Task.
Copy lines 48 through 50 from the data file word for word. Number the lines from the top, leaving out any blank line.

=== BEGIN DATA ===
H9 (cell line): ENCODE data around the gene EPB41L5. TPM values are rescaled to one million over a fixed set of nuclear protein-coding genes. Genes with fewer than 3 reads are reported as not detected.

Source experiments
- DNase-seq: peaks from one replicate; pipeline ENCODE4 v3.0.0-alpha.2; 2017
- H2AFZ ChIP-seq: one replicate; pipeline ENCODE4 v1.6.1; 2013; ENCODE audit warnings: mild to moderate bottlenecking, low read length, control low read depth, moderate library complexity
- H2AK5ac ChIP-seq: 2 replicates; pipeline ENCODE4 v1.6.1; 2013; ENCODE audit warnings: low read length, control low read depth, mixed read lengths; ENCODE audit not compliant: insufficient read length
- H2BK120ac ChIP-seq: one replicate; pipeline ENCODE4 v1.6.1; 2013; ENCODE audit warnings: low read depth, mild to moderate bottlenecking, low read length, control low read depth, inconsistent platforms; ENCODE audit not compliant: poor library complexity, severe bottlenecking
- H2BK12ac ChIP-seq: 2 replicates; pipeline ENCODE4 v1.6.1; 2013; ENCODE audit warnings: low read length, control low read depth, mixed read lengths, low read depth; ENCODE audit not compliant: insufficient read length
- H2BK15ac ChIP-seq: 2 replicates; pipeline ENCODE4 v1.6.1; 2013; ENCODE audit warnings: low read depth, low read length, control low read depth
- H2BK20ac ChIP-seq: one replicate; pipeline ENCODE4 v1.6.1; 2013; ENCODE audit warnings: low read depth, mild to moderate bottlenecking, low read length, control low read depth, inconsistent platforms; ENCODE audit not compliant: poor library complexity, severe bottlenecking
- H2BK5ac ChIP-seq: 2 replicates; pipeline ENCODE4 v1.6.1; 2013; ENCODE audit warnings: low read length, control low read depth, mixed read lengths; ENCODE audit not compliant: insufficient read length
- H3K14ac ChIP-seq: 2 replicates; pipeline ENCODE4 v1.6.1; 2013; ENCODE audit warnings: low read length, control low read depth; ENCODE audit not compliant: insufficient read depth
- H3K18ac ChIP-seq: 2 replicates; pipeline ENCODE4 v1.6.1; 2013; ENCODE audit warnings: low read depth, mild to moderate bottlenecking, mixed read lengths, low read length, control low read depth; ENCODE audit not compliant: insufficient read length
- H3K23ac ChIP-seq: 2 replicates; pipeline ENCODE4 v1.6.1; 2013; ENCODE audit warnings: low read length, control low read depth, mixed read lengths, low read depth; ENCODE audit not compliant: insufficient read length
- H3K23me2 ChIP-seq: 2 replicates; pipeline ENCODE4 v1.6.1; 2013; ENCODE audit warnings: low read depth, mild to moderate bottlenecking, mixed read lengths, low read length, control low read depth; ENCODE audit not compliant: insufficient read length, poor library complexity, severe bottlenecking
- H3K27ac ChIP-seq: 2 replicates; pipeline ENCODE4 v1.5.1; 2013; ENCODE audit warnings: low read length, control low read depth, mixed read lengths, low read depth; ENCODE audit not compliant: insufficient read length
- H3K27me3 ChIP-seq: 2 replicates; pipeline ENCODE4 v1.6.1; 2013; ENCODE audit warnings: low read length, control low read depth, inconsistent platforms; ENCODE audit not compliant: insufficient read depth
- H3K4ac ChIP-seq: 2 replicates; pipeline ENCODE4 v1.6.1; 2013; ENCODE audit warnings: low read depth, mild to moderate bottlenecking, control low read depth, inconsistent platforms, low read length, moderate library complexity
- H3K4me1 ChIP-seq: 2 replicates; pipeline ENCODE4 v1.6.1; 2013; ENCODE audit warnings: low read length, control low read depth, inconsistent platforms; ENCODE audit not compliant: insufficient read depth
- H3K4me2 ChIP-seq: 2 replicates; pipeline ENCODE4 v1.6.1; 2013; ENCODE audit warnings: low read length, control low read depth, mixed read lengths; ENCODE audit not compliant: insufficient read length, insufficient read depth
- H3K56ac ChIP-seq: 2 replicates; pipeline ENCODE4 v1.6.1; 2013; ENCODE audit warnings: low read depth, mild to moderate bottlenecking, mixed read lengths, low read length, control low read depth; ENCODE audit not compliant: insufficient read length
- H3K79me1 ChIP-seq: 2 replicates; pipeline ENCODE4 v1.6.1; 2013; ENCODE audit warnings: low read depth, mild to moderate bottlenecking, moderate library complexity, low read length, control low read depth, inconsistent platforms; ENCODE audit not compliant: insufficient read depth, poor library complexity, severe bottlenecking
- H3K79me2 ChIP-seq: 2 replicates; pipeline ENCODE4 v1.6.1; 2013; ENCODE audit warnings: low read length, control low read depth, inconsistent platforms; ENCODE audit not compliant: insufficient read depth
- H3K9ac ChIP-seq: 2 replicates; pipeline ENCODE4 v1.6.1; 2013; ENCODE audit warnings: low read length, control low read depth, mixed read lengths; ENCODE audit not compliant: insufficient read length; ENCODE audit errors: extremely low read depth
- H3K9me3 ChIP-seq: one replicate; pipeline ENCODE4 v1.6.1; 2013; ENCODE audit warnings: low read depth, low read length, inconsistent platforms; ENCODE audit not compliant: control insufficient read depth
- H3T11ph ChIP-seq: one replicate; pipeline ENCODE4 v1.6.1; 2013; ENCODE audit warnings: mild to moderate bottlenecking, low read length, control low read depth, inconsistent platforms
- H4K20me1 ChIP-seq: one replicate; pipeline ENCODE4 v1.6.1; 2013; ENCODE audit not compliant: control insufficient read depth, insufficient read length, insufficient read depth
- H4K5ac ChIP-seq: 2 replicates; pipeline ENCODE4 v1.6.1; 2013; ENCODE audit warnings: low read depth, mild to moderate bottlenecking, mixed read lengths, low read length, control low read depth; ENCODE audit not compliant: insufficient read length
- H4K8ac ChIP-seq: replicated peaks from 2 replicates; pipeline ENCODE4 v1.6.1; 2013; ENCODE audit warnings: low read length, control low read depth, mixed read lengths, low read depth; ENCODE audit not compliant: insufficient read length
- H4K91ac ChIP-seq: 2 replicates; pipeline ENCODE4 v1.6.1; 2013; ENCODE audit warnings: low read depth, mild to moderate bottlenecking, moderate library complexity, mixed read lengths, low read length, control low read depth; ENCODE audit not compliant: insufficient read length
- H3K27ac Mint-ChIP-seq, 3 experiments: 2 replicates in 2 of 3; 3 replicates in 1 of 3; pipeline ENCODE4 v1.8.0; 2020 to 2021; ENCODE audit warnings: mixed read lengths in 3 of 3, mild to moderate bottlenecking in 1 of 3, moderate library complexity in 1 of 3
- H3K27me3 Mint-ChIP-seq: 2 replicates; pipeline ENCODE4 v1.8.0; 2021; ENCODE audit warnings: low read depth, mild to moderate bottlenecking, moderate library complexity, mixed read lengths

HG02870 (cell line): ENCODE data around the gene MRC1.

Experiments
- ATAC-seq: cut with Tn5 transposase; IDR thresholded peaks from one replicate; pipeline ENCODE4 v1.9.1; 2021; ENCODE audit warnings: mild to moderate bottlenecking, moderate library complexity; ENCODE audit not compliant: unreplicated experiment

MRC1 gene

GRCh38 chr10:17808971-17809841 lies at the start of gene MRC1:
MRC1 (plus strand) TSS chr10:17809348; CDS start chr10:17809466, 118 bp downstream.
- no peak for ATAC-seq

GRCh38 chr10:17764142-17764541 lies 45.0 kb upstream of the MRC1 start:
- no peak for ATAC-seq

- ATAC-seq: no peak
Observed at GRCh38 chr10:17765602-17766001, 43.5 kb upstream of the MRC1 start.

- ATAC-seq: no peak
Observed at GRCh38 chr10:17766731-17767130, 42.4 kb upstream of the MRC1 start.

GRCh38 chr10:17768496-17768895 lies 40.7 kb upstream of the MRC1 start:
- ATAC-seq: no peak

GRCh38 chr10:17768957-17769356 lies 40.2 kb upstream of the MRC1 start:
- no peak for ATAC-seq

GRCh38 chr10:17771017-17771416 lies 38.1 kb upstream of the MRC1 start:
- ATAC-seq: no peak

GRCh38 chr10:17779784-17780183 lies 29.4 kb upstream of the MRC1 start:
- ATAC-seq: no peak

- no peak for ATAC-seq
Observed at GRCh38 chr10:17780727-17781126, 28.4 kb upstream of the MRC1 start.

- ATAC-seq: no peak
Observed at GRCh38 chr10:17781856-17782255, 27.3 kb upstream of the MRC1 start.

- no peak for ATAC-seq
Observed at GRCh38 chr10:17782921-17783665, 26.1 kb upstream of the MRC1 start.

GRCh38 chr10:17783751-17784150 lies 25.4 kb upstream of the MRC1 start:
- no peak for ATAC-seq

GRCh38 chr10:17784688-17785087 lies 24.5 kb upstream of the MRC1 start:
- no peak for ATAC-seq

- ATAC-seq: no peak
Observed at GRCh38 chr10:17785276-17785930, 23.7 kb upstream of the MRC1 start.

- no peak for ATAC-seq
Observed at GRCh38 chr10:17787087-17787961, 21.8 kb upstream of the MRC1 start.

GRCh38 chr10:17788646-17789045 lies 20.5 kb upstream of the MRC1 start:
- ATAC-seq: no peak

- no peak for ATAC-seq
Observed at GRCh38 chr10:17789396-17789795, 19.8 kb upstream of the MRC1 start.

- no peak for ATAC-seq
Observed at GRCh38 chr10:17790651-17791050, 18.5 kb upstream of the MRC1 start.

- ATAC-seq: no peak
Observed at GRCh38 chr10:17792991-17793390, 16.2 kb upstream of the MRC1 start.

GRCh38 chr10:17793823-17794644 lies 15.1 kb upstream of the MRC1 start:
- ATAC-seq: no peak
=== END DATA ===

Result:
- no peak for ATAC-seq

GRCh38 chr10:17771017-17771416 lies 38.1 kb upstream of the MRC1 start:
- ATAC-seq: no peak